Hiroshima: Where Peace Happens

Hiroshima is literally a city that has risen from ashes.  History may have not been on this city’s side during WWII but that totally changed.  Now, it is a city that is thriving and blossoming.  I was amazed at how the people of Hiroshima were able to rebuild the city while retaining its core heritage.  The bridges were paved mightily and road trains were still the best way to go around.  Peace truly has a unique way of making things happen.

 

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Kodama! The Kodama is the slowest Shinkansen at roughly 270km/h but as a first timer, I really liked how the speed was subtle.
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An amazing thing about the Shinkansen was the revolving seats which allowed me to face friends. Eating and drinking is allowed on the Shinkansen!
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Touchdown at Hiroshima Station! The entire trip took about 2.5 hours.
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We were starving so Hiroshima-Yaki happened! The difference with a regular Okonomiyaki was that it had considerably more cabbage, was somehow layered, and more delicious than Osaka’s Okonomiyaki. This one should set you back about 750 yen. Oishi desu!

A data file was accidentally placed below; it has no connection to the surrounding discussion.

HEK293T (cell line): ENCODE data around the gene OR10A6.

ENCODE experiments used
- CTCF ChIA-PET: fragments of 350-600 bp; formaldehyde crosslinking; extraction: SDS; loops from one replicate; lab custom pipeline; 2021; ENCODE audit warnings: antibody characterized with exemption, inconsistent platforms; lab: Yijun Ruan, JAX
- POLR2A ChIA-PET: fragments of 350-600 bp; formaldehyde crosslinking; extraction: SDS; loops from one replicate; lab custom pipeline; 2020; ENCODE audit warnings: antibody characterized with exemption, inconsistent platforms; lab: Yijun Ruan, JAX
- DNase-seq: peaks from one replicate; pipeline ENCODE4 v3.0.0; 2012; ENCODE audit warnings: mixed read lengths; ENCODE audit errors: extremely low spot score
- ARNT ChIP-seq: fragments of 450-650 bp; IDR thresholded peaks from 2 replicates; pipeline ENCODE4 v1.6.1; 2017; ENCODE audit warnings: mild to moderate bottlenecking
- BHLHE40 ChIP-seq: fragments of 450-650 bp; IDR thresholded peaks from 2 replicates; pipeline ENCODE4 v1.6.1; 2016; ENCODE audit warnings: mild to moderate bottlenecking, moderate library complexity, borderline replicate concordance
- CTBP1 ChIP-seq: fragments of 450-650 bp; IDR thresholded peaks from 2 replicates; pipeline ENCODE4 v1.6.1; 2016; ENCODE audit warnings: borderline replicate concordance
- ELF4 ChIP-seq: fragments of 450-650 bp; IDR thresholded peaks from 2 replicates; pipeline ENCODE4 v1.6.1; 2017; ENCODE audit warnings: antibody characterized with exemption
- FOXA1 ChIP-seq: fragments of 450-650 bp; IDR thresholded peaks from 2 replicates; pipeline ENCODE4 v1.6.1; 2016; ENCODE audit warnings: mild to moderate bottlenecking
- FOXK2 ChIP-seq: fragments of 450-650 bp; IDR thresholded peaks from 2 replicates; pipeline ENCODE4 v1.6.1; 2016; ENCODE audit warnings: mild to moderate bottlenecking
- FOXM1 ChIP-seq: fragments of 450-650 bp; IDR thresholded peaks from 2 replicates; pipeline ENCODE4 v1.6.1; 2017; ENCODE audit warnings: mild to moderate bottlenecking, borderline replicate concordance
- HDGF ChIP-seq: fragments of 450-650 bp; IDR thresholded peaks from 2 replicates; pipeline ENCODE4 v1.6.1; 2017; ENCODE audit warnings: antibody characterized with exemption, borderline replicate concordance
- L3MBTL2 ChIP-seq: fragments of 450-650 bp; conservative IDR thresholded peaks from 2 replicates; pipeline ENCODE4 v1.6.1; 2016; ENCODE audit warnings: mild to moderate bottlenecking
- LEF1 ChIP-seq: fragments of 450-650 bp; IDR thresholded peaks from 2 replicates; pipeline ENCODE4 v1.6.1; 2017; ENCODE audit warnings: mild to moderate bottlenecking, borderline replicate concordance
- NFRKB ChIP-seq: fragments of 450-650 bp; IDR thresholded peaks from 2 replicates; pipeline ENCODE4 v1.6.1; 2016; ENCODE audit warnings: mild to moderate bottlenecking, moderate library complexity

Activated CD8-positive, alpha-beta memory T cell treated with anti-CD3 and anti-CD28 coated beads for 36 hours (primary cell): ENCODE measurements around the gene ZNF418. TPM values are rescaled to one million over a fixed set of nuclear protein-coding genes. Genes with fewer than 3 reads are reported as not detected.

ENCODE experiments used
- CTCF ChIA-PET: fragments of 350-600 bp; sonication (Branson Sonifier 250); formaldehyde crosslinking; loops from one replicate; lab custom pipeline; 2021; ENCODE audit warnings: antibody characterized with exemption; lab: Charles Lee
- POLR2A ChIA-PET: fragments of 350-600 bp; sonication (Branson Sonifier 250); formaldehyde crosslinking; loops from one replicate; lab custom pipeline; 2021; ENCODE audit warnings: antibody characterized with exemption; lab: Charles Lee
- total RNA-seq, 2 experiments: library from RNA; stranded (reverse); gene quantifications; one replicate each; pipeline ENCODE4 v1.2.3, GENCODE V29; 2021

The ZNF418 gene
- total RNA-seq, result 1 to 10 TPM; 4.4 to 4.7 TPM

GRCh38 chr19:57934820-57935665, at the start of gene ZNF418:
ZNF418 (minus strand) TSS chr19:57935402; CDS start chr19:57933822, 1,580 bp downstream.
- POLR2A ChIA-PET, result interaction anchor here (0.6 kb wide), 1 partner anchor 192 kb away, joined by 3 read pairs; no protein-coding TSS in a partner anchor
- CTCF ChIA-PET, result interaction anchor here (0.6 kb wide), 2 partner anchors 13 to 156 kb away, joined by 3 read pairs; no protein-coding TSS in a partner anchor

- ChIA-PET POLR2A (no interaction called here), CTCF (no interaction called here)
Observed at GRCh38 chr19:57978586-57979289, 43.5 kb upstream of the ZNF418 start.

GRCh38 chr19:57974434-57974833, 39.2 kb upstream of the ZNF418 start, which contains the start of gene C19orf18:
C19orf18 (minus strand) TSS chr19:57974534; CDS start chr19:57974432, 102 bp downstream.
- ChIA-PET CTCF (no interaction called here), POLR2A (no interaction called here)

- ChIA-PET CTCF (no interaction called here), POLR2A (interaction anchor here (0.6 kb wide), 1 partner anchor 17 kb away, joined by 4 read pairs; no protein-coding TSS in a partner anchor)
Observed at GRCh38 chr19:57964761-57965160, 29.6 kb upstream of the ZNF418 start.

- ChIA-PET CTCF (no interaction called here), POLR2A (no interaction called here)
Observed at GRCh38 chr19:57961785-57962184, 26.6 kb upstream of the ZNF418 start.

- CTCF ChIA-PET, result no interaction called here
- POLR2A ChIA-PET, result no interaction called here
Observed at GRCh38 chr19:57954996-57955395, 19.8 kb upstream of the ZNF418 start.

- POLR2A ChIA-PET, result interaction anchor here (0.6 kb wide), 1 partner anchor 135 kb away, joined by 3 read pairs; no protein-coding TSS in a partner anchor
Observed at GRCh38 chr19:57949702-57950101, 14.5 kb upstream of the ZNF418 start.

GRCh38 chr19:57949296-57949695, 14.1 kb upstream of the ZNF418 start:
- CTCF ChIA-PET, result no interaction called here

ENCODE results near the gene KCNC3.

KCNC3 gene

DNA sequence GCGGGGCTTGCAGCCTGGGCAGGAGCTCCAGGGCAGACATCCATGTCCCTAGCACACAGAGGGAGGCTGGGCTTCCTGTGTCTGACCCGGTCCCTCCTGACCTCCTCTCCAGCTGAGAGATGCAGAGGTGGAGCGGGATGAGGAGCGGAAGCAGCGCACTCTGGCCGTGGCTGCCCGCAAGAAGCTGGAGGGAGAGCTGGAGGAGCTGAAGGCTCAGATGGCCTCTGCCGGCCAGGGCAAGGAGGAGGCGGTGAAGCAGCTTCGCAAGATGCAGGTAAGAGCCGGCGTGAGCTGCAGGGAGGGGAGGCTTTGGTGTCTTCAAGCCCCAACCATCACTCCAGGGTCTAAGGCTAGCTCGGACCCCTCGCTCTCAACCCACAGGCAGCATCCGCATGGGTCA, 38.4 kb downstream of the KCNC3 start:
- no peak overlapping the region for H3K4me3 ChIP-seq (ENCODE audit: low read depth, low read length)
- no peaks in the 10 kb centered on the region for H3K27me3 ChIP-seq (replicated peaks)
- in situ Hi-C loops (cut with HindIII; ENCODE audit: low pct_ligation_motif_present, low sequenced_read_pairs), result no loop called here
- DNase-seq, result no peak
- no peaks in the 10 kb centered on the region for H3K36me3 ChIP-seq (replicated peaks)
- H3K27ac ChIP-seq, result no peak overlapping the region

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The train stations of Hiroshima were just few and tourist-friendly. Going to the Peace Museum (Genbaku Doma-mae) costs about 160 Yen.
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Choo-choo! First road train ride ever!
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Look at that cool brown cockpit!

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A brief history of the significance of the A-Bomb Dome (Genbaku Dome).

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It used to be an exhibition hall where the city’s products, both traditional and modern, were showcased. The walls were really melted in a very unique way.
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On the way to the Peace Museum. It had a majestic garden in front of it. I could not bear to take pictures of what was inside though. I would just leave it for you to see on your own. It was very sad.
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The pristine Ota River which is another one of Japan’s beautiful rivers.
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Hiroshima Castle! We were fortunate enough because students get in for free! So don’t forget your ID! For tourists, it costs around 800 Yen to go to the top.  It will be worth it. There’s so many things to see inside! Especially Samurai equipment and other historical Japanese artifacts.
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The breathtaking view at the top of Hiroshima Castle. It takes around 6 flights of stairs to get here.
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Hiroshima Castle with the lights on.
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As a huge Japanese car fan, I could not help drooling over this awesome R31 Skyline. The stance was perfect and I could tell that the car had seen some drifting action based on the tires and the fender scratches.